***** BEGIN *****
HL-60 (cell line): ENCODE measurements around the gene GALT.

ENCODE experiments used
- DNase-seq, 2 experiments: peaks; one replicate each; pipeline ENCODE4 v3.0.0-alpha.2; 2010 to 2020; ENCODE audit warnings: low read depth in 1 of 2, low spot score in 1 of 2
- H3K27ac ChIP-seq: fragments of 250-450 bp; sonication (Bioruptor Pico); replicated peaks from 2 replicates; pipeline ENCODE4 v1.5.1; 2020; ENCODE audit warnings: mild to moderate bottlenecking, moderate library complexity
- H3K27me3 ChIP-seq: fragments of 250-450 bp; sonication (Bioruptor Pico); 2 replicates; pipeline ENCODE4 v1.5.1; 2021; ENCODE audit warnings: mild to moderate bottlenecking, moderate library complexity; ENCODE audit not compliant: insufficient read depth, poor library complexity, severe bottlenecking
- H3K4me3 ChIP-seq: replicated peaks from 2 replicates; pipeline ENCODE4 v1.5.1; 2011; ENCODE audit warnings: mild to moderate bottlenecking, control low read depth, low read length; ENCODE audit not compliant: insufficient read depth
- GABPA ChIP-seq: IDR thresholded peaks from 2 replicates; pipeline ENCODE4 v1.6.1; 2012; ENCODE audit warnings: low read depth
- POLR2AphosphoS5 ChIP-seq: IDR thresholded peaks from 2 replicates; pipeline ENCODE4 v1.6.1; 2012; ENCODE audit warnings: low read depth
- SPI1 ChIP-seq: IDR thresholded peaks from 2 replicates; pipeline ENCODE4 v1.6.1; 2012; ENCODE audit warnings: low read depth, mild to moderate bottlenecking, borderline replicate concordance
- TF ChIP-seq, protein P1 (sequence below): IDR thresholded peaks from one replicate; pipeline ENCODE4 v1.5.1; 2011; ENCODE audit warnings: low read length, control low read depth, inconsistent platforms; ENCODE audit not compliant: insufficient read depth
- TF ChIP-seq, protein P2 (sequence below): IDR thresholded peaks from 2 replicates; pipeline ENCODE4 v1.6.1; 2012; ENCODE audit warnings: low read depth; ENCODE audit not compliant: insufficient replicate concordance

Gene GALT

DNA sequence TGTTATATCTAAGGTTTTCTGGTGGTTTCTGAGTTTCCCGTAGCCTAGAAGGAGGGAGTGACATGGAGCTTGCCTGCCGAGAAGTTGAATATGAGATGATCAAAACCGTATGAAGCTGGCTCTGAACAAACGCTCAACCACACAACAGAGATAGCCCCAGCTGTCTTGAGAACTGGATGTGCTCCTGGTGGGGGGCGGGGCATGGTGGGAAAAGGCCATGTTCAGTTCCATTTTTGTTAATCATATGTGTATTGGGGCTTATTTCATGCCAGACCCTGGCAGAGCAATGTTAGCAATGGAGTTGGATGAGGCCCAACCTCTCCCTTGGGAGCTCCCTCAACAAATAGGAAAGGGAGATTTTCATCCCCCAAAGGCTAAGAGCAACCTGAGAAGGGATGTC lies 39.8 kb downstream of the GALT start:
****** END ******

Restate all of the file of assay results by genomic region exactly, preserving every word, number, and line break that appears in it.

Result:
HL-60 (cell line): ENCODE measurements around the gene GALT.

ENCODE experiments used
- DNase-seq, 2 experiments: peaks; one replicate each; pipeline ENCODE4 v3.0.0-alpha.2; 2010 to 2020; ENCODE audit warnings: low read depth in 1 of 2, low spot score in 1 of 2
- H3K27ac ChIP-seq: fragments of 250-450 bp; sonication (Bioruptor Pico); replicated peaks from 2 replicates; pipeline ENCODE4 v1.5.1; 2020; ENCODE audit warnings: mild to moderate bottlenecking, moderate library complexity
- H3K27me3 ChIP-seq: fragments of 250-450 bp; sonication (Bioruptor Pico); 2 replicates; pipeline ENCODE4 v1.5.1; 2021; ENCODE audit warnings: mild to moderate bottlenecking, moderate library complexity; ENCODE audit not compliant: insufficient read depth, poor library complexity, severe bottlenecking
- H3K4me3 ChIP-seq: replicated peaks from 2 replicates; pipeline ENCODE4 v1.5.1; 2011; ENCODE audit warnings: mild to moderate bottlenecking, control low read depth, low read length; ENCODE audit not compliant: insufficient read depth
- GABPA ChIP-seq: IDR thresholded peaks from 2 replicates; pipeline ENCODE4 v1.6.1; 2012; ENCODE audit warnings: low read depth
- POLR2AphosphoS5 ChIP-seq: IDR thresholded peaks from 2 replicates; pipeline ENCODE4 v1.6.1; 2012; ENCODE audit warnings: low read depth
- SPI1 ChIP-seq: IDR thresholded peaks from 2 replicates; pipeline ENCODE4 v1.6.1; 2012; ENCODE audit warnings: low read depth, mild to moderate bottlenecking, borderline replicate concordance
- TF ChIP-seq, protein P1 (sequence below): IDR thresholded peaks from one replicate; pipeline ENCODE4 v1.5.1; 2011; ENCODE audit warnings: low read length, control low read depth, inconsistent platforms; ENCODE audit not compliant: insufficient read depth
- TF ChIP-seq, protein P2 (sequence below): IDR thresholded peaks from 2 replicates; pipeline ENCODE4 v1.6.1; 2012; ENCODE audit warnings: low read depth; ENCODE audit not compliant: insufficient replicate concordance

Gene GALT

DNA sequence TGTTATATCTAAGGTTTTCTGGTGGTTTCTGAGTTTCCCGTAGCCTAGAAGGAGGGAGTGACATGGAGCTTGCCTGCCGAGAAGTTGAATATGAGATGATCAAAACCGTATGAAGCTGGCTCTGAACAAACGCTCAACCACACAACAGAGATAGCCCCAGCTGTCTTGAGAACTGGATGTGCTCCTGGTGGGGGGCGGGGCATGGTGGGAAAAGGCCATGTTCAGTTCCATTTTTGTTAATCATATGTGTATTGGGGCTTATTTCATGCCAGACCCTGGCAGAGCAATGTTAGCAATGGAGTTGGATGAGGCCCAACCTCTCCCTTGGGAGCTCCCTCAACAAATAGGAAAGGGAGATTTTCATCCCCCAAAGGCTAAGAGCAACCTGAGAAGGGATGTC lies 39.8 kb downstream of the GALT start: